3) Now semi retired Onkyo 7.1 home theater system. This was a refurb that has since keeled over. It was around $300. It was a great deal with speakers, subwoofer and receiver. The speakers are still in use.

3.1) New receiver: Pioneer Elite SC-25. This was a total ebay score. New retail in 2009 was $1800. 140 watts per channel, 1080p video scaling, multiple zone support, very good sound. The seller couldn’t get it to work with hdmi. The manual is 150 pages long. I guessed that it was user error and appear to have been correct! Total cost with shipping: $100.

4) Electric screen – 104″  16:9 Flexio electric screen. (Links to the 103″ version)This is a Chinese made, but good quality screen. The drop down provides the ability to use the plasma or the screen and keeps the screen safe from kids who may be throwing things (balls, snot, etc). The kids are getting older, but it’s nice not to worry about it. It was my treat to myself when we closed on the house: Total Cost: $230.

5) Blu-ray player – Sony BDP-S570. This player does netflix, hulu, is made by the king of blu-ray (it’s a Sony Format) and does a great job. Cost $130. The user interface could be better, but even the 6 year old has managed to use it.

6) XBox 360 – used for nefarious purposes. Rock band, odd video playback, etc. It was hijacked by my wife from my office, I spent $100 to replace my office unit later on. Cost $100.

7) 2010 Mac Mini – This Mac had issues with ram over 2Gb. It appears to be the controller rather than a particular stick of ram. This was my old home machine forever, so cost for the HT was $0. I added an old apple remote that was getting tossed out at work. It runs Mac OS 10.8 and the Plex media player client. It provides HDMI out for the projector and VGA to the plasma (which doesn’t have an HDMI port). It’s also great for playing emulated games like NES, etc. New cost for the Mac was $600. Actual cost for the theater since it long paid for itself in consulting work: $0.

8) Cables. Over the years, I’ve spent about $100-150 at on various cables. Those include 50ft HDMI and Component video cables (projector), short HDMI, Audio and TOSlink.

That’s it for the home theater proper. Now we need to add some nerd stuff.

My media storage system is based on the Plex media server. I store my videos on a mac and Plex provides access to systems via the internet, to mobile phones, iPads and my plex player Mac Mini. I have a few other tricks to make it even sweeter. The Plex server is acutally a virtual machine that lives on a VMware ESXi host. Why? I do alot of consulting work with VMware and running the system as a virtual machine means that I can replace the physical host as needed. I can add more ram, storage, processor – all without making major changes to the virtual Mac. The server I use cost about $300 and has totally paid for itself in consulting earnings. Cost: $0. (not including power to keep it running)

A bit of info on the server itself. It’s got four SATA drive bays, 8Gb of ram, and a quad core server grade Xeon CPU. It’s running ESXi 5.1 and sits quietly in a corner of my house. It’s pretty sweet!

So, what’s coming in the future? At some point I’ll get a 1080p projector. Before that, I’m thinking of building some custom speakers. This depends on getting my new gantry CNC mill up and running, but it’ll happen! I’ll be doing a MTM (Mid, Tweeter, Mid design) but am still researching options for design. I’d really like to come up with something unique that really takes advantage of my manufacturing process rather than just a plain box design. The audio from the new Pioneer is great! I feel like the sub is coming up a little short, so I may have a sonotube in my future.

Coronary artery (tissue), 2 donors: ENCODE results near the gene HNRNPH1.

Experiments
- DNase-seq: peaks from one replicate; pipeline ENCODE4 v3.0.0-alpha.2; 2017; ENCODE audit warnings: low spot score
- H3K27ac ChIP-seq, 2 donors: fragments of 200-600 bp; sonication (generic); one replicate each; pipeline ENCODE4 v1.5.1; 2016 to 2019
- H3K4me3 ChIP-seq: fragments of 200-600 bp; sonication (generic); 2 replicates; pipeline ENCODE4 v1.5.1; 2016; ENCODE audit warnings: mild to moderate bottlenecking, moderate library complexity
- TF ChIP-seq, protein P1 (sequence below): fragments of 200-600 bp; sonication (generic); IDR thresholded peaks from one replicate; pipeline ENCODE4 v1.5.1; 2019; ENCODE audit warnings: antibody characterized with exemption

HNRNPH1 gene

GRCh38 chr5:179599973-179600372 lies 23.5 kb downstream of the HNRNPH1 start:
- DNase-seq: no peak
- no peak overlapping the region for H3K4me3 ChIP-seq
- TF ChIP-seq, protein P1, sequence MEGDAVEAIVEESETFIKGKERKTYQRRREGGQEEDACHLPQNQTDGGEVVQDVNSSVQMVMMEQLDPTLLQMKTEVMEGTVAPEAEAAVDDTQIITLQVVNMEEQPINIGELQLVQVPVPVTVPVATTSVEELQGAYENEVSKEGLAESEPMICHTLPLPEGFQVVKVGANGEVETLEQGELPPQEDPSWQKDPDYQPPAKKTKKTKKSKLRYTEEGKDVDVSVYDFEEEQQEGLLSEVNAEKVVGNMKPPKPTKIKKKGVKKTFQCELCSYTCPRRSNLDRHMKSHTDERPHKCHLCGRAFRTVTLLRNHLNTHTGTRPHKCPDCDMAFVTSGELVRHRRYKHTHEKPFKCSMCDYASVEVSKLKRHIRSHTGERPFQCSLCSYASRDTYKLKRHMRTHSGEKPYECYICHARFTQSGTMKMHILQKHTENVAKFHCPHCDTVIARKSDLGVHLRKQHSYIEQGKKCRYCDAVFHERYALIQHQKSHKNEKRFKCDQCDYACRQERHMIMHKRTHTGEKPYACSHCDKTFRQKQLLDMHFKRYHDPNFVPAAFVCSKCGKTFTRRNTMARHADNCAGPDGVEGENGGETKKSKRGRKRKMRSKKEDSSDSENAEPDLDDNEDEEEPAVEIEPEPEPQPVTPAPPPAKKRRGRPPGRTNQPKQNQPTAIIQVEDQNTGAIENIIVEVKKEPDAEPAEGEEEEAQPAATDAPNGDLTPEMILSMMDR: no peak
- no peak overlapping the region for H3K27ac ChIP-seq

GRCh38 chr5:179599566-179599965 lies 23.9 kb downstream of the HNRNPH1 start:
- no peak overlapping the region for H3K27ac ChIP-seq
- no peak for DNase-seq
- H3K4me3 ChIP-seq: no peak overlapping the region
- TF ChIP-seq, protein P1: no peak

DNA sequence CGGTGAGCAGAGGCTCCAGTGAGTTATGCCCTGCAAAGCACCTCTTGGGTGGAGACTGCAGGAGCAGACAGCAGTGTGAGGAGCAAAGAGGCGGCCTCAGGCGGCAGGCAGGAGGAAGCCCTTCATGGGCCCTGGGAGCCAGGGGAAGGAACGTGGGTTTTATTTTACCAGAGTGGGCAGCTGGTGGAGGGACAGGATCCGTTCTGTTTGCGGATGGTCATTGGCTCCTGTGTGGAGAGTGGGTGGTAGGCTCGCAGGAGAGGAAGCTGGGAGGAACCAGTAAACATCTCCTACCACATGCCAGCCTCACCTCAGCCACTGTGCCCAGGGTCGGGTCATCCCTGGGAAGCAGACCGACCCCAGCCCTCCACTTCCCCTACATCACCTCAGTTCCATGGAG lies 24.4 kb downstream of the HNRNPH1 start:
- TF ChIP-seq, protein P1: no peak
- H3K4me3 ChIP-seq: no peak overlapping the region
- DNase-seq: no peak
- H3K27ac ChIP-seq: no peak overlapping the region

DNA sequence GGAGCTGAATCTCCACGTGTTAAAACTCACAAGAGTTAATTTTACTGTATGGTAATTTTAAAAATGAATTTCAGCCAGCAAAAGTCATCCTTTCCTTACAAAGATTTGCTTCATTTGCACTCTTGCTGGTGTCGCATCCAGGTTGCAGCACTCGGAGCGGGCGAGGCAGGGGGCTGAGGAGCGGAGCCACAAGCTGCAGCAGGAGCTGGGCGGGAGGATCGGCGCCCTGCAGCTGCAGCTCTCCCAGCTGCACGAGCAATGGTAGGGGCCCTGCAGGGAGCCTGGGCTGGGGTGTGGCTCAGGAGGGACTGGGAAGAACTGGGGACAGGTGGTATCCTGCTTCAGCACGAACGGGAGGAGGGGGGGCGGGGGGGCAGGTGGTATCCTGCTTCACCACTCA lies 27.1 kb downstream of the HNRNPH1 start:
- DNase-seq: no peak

Android ADK and ubuntu 12.10

3 March, 2013 (10:02) | Android | 1,049 comments

I while back I played with setting up an android dev environment. It was annoying. I ended up throwing my hands up in the air and forgot the whole thing.

Now I’ve got a project that needs android, and I’ve had some requests for certain android apps. So, I’ve acquired a Nexus 7 for dev testing and decided to set up a linux workstation to develop on. I had a quad core xeon poweredge tower that’s been sitting in the floor for a few months. (previously it was my test ESXi host.)

So, I installed Ubuntu 12.10 in the usual fashion. (downloaded the iso and wasted a CD since I couldn’t find a thumb drive for it). Post installation, I updated.

sudo apt-get update
sudo apt-get upgrade

Then I needed a version of java to run this thing. The standard free dev environment is eclipse, which needs java.

sudo apt-get install openjdk-7-jre-headless

So now java -version returns some useful information.

java -version
java version “1.7.0_15″
OpenJDK Runtime Environment (IcedTea7 2.3.7) (7u15-2.3.7-0ubuntu1~12.10)
OpenJDK 64-Bit Server VM (build 23.7-b01, mixed mode)

After that I downloaded the Android ADT bundle. The ADT bundle has eclipse preconfigured for android development. This is a huge improvement from before. My frustration on my previous attempt was really that eclipse wouldn’t configure properly. This way, it’s pretty trivial to get things running. However, I ran into a problem. When I launched eclipse from the adt bundle, I got an error. Eclipse popped up a window complaining about no such file when trying to run adb.

I have a 64 bit install of ubuntu. I installed the 64bit ADT bundle. However, it wants some 32bit tools! Back to apt-get!

sudo apt-get install ia32-libs

Say yes and let it install the 5 billion dependencies.

Try running eclipse again…